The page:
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Movies // Hot Ticket
Jaimie Kim

The Wolverine

Roy Chang
MidWeek Cartoonist

What is your official title/occupation?

Editorial cartoonist for MidWeek, freelance illustrator, author/artist of Cacy and Kiara and the Curse of the Ki’i, fine arts teacher, campaign manager for Pepe 2014.

Where and with whom did you see the movie? Pearlridge Consolidated Theater by myself.

Overall, what did you think? This will surprise some, but I never watched any X-Men films and did not grow up reading the comics. I was familiar with the character and the storyline going to Japan when it appeared as a comic book series. Seeing it “fresh” was good without having to compare and analyze comic book to movie details. I liked that the film touched on the inner conflicts of Wolverine and having to deal with vulnerability. Lots of long, heavy dialogue scenes between action fights occur. I found the character-driven scenes weightier than the “predictable” fights and overused CGI special effects in other films. I’m glad this story is told now instead of the ’80s (when the comic series came out) so we don’t see the old Hollywood stereotyping of Asians or the “Gaijin in Japan” cliches. Still, most supporting characters are two-dimensional.

On a scale of one to four stars, what would you rate this film? ★★★★

What did you think of the cinematography? There were beautiful shots of Japan’s cities and natural surroundings. The CGI and green-screen effects, especially on the bullet train fight and climax, looked too obvious and video-gamey.

Was the message/theme clear? We can easily face and fight all our battles on the outside but it’s often our inner conscience that can hurt us the most. Also, a life amassing fame, power, wealth and honor is not worth it if you lose your own soul in the process.

Did you identify with any of the characters? I picked up on Wolverine wanting to be a loner and isolate from others as well as holding in anger, guilt and regrets. It’s an easy and safe way out, but not the right way. His final lines at the end sum up how a person deals with getting over, letting go and slowly learning to move on.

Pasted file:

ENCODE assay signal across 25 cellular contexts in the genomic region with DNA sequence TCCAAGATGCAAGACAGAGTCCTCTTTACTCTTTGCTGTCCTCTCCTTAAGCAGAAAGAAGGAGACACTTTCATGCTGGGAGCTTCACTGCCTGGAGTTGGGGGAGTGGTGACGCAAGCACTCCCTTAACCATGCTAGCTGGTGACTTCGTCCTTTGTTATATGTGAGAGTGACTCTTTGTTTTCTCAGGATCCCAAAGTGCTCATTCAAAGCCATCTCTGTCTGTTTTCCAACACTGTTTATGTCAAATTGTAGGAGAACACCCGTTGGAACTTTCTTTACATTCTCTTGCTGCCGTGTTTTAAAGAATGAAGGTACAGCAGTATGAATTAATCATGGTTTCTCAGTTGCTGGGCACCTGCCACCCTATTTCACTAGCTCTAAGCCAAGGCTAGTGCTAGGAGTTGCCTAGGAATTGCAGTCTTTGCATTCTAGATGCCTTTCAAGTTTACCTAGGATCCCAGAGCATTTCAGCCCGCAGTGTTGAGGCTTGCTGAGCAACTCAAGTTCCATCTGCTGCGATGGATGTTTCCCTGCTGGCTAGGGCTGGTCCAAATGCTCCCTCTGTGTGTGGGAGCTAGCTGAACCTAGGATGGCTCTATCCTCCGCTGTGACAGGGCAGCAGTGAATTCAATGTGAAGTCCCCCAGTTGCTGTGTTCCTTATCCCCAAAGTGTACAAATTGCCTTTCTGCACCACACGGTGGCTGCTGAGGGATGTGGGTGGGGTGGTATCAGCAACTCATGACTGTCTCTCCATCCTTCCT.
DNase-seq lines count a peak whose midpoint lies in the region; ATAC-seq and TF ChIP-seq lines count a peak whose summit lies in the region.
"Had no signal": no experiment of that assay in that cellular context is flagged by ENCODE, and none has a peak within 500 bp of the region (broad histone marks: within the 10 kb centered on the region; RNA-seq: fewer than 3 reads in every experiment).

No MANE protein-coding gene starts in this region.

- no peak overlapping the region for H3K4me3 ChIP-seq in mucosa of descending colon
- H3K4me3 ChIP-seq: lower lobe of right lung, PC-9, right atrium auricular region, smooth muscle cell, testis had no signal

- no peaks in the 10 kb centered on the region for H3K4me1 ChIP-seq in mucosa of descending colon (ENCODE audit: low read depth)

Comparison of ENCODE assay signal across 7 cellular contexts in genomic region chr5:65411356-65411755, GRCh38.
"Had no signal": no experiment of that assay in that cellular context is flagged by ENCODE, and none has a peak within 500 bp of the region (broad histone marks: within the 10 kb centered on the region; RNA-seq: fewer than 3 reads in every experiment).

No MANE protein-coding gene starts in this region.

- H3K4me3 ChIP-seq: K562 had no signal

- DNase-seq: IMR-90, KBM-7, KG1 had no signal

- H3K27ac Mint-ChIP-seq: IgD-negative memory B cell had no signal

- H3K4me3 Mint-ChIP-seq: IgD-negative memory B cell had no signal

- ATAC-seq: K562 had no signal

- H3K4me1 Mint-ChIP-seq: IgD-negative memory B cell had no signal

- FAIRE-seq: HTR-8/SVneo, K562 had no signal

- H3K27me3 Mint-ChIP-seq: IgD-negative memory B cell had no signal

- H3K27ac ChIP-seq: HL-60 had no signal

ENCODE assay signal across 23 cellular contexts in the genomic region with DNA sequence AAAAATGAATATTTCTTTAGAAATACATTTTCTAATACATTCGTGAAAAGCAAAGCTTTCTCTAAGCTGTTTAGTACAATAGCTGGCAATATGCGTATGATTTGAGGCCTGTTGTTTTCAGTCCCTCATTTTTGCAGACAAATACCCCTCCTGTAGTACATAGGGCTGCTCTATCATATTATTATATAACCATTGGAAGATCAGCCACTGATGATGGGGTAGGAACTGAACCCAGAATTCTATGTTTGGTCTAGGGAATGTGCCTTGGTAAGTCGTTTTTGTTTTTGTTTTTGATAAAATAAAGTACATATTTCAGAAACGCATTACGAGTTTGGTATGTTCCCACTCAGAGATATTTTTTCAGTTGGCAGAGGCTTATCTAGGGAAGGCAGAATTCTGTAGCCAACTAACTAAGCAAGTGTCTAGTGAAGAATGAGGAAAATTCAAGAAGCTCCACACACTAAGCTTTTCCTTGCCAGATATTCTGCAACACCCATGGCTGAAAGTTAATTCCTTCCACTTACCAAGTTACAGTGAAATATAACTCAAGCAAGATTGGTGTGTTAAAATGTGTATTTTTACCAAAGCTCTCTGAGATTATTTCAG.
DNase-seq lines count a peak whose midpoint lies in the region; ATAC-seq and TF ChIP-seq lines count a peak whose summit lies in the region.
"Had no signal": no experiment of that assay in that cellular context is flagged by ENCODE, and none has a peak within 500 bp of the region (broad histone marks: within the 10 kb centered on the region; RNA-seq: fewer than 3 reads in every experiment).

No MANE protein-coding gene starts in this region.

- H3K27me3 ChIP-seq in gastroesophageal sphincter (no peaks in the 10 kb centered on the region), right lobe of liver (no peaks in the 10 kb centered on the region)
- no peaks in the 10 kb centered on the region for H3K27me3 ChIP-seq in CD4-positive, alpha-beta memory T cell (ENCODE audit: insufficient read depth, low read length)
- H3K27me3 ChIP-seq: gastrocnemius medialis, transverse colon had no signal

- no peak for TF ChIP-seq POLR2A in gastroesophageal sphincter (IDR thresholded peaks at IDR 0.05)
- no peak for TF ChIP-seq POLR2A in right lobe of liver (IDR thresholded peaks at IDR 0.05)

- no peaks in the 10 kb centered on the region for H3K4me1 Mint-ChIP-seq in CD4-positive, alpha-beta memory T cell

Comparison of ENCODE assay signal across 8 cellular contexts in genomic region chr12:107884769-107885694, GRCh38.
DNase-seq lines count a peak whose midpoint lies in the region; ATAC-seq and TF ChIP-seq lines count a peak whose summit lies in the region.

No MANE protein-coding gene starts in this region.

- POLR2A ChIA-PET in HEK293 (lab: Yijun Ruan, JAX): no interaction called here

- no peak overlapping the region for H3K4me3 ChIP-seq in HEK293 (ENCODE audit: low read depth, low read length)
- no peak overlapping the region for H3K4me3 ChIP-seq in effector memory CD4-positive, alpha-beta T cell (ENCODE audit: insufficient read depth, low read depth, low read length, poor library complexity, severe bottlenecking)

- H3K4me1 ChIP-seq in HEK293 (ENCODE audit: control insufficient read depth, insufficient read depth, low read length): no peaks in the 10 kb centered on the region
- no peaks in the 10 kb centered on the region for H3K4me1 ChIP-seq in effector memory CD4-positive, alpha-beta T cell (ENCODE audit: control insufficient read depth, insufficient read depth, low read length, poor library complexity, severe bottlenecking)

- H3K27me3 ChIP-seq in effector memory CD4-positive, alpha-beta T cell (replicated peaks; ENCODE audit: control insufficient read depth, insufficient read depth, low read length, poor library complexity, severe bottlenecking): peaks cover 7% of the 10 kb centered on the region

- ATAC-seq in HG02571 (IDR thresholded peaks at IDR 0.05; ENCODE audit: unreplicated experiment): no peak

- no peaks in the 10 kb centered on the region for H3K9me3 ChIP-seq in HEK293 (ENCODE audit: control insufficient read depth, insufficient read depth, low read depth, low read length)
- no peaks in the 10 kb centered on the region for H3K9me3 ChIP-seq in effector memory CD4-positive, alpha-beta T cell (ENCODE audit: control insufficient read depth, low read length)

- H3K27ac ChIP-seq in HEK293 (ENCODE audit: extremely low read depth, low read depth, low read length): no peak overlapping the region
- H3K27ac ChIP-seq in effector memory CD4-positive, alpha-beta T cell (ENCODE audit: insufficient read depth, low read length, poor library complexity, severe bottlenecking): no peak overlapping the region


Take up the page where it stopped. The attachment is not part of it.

Did the soundtrack contribute significantly to the film? It was subtle and not distracting, which was good!

Would you buy this movie when it comes out on DVD? May I suggest supporting your local public libraries and check out their DVD sections. Most branches are quick to add new releases to their wide selections of films.

Are you a fan of Wolverine comics? I grew up reading Mad Magazine more than superhero comics. In March I saw an original Wolverine comic book art by artist San Kieth on exhibit at the Cartoon Art Museum in San Francisco. I love studying the inking and panel layouts for inspiration and learning. Every artist must learn from works by other artists.

How was the film different from the comics? Do you feel the film did justice to the comics? I don’t like how movies change the costumes of comic book heroes, like taking away their red underwear or adding tons of dark body armor. For The Wolverine, however, the film would not work if he had the mask and tights on running around in public. Yes, comic book “geeks” will have their nitpicks about the film’s retelling, but now we’re all in our middle ages. We see ourselves facing the facts of mortality, the body not “healing” as fast as it used to and other crossroads in life. The film tries to balance both action/adventure, but melodrama and mature themes seemed to claw their way deeper.

On a different note, what’s new with you? I just did another manga-style drawing presentation at the Hawaii State Public Library for Cacy and Kiara. It’s not easy to promote a first book, but if local readers would check it out and “like” the Facebook page and help spread word to all ages that there’s a Hawaii adventure chapter book with manga-style art, that would be really appreciated! I’m developing chapter outlines and art for a second story set on Maui. In September, four original illustration pages will be part of a “Manga in Hawaii” art exhibit. Also, this fall, a new book from Mutual Publishing entitled Hawaii’s Strangest, Ickiest, Wildest Book Ever! will have my cartoon illustrations.

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